Limited comparative effectiveness data for rituximab (RTX) versus natalizumab (NTZ), fingolimod (FTY), and dimethyl fumarate (DMF) for the treatment of multiple sclerosis (MS) exist.
Clinician-reported data on patients prescribed RTX, NTZ, FTY, or DMF for the treatment of MS at the Rocky Mountain MS Center at the University of Colorado were retrospectively collected. Outcomes included a composite effectiveness measure consisting of clinical relapse, contrast-enhancing lesions, and/or new T2 lesions, individual effectiveness outcomes, and discontinuation. Logistic regression was used on patients matched by propensity scores and using average treatment effect on treated doubly robust weighting estimator.
A total of 182, 451, 271, and 342 patients initiated RTX, NTZ, FTY, and DMF and were followed for 2 years. Before and after adjustment, the odds of experiencing disease activity was significantly higher for FTY [adjusted OR (aOR) = 3.17 (95% CI: 1.81-5.55), P < 0.001].and DMF [aOR = 2.68 (95% CI:1.67-4.29), P < 0.001], and similar for NTZ [aOR = 1.36 (95% CI:0.83-2.23), P = 0.216] versus RTX. When examining months 6-24, NTZ demonstrated higher odds of disease activity compared to RTX [aOR = 2.21 (95% CI: 1.20-4.06), P = 0.007]. Similar odds of discontinuation were seen between NTZ and RTX [aOR = 1.39 (95% CI: 0.88-2.20), P = 0.157]; however, FTY [aOR = 2.02 (95% CI: 1.24-3.30), P = 0.005] and DMF [aOR = 3.27 (95% CI: 2.15-4.97), P < 0.001] had greater odds of discontinuation than RTX.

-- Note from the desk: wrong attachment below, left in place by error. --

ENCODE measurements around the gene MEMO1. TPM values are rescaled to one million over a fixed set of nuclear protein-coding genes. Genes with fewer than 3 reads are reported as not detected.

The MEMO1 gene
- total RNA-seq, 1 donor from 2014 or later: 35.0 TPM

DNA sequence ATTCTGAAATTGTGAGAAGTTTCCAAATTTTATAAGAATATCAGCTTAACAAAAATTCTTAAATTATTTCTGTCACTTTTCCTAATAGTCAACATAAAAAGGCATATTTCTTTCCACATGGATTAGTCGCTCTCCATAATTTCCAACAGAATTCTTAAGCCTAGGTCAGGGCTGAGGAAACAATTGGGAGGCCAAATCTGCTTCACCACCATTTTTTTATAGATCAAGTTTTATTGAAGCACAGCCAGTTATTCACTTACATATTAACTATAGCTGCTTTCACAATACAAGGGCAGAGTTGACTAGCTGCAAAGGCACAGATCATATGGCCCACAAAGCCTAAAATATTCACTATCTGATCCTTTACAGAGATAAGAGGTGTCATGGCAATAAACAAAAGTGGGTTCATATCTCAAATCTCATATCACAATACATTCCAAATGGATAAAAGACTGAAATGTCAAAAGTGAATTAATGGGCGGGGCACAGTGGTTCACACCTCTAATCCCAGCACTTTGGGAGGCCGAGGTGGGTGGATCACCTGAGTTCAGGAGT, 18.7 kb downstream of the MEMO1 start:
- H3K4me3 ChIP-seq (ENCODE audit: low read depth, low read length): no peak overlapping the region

RTX demonstrated superior effectiveness and discontinuation outcomes compared to FTY and DMF. Although RTX demonstrated similar effectiveness and discontinuation compared to NTZ, RTX had superior effectiveness during months 6-24 and fewer discontinuations when excluding discontinuations due to insurance issues. Results suggest superiority of RTX in reducing disease activity and maintaining long-term treatment in a real-world MS cohort.
© 2020 The Authors. Annals of Clinical and Translational Neurology published by Wiley Periodicals LLC on behalf of American Neurological Association.